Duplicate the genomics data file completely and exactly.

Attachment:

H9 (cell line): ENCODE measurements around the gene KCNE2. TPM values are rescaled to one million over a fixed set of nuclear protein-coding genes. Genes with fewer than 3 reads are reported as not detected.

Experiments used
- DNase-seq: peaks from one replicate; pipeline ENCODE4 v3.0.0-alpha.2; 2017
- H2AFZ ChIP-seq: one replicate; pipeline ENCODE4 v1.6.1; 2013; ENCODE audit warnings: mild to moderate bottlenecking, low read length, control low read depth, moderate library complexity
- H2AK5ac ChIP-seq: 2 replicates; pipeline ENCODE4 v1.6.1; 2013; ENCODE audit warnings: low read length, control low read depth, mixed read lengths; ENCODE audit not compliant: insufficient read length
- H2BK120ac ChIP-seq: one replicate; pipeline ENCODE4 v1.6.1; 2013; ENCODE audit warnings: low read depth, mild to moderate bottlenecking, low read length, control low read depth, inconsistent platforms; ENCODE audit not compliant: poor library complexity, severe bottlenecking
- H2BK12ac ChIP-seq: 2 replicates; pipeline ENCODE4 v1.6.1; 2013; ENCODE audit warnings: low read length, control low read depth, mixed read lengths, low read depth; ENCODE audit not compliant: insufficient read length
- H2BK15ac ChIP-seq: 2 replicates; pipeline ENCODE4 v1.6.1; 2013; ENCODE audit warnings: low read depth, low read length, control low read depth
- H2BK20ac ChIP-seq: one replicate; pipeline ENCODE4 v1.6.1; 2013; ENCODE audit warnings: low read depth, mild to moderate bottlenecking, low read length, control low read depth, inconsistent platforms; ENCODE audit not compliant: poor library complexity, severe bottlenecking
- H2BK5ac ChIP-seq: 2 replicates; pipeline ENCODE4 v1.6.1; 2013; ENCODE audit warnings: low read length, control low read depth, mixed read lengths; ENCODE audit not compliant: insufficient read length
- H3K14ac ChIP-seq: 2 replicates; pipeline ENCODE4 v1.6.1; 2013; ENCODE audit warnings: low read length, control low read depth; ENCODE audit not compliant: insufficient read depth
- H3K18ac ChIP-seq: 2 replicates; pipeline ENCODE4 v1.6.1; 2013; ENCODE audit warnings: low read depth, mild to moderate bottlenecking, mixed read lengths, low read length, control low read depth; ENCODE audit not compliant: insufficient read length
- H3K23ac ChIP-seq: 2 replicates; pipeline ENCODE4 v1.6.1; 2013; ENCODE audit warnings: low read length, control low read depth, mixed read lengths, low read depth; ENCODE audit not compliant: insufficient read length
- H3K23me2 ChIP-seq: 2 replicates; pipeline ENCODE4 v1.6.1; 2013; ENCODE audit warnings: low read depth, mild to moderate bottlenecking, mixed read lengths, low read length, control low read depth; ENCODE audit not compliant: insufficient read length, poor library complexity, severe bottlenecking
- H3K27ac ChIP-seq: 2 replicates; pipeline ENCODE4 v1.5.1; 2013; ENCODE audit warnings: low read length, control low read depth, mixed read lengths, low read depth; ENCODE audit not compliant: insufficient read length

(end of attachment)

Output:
H9 (cell line): ENCODE measurements around the gene KCNE2. TPM values are rescaled to one million over a fixed set of nuclear protein-coding genes. Genes with fewer than 3 reads are reported as not detected.

Experiments used
- DNase-seq: peaks from one replicate; pipeline ENCODE4 v3.0.0-alpha.2; 2017
- H2AFZ ChIP-seq: one replicate; pipeline ENCODE4 v1.6.1; 2013; ENCODE audit warnings: mild to moderate bottlenecking, low read length, control low read depth, moderate library complexity
- H2AK5ac ChIP-seq: 2 replicates; pipeline ENCODE4 v1.6.1; 2013; ENCODE audit warnings: low read length, control low read depth, mixed read lengths; ENCODE audit not compliant: insufficient read length
- H2BK120ac ChIP-seq: one replicate; pipeline ENCODE4 v1.6.1; 2013; ENCODE audit warnings: low read depth, mild to moderate bottlenecking, low read length, control low read depth, inconsistent platforms; ENCODE audit not compliant: poor library complexity, severe bottlenecking
- H2BK12ac ChIP-seq: 2 replicates; pipeline ENCODE4 v1.6.1; 2013; ENCODE audit warnings: low read length, control low read depth, mixed read lengths, low read depth; ENCODE audit not compliant: insufficient read length
- H2BK15ac ChIP-seq: 2 replicates; pipeline ENCODE4 v1.6.1; 2013; ENCODE audit warnings: low read depth, low read length, control low read depth
- H2BK20ac ChIP-seq: one replicate; pipeline ENCODE4 v1.6.1; 2013; ENCODE audit warnings: low read depth, mild to moderate bottlenecking, low read length, control low read depth, inconsistent platforms; ENCODE audit not compliant: poor library complexity, severe bottlenecking
- H2BK5ac ChIP-seq: 2 replicates; pipeline ENCODE4 v1.6.1; 2013; ENCODE audit warnings: low read length, control low read depth, mixed read lengths; ENCODE audit not compliant: insufficient read length
- H3K14ac ChIP-seq: 2 replicates; pipeline ENCODE4 v1.6.1; 2013; ENCODE audit warnings: low read length, control low read depth; ENCODE audit not compliant: insufficient read depth
- H3K18ac ChIP-seq: 2 replicates; pipeline ENCODE4 v1.6.1; 2013; ENCODE audit warnings: low read depth, mild to moderate bottlenecking, mixed read lengths, low read length, control low read depth; ENCODE audit not compliant: insufficient read length
- H3K23ac ChIP-seq: 2 replicates; pipeline ENCODE4 v1.6.1; 2013; ENCODE audit warnings: low read length, control low read depth, mixed read lengths, low read depth; ENCODE audit not compliant: insufficient read length
- H3K23me2 ChIP-seq: 2 replicates; pipeline ENCODE4 v1.6.1; 2013; ENCODE audit warnings: low read depth, mild to moderate bottlenecking, mixed read lengths, low read length, control low read depth; ENCODE audit not compliant: insufficient read length, poor library complexity, severe bottlenecking
- H3K27ac ChIP-seq: 2 replicates; pipeline ENCODE4 v1.5.1; 2013; ENCODE audit warnings: low read length, control low read depth, mixed read lengths, low read depth; ENCODE audit not compliant: insufficient read length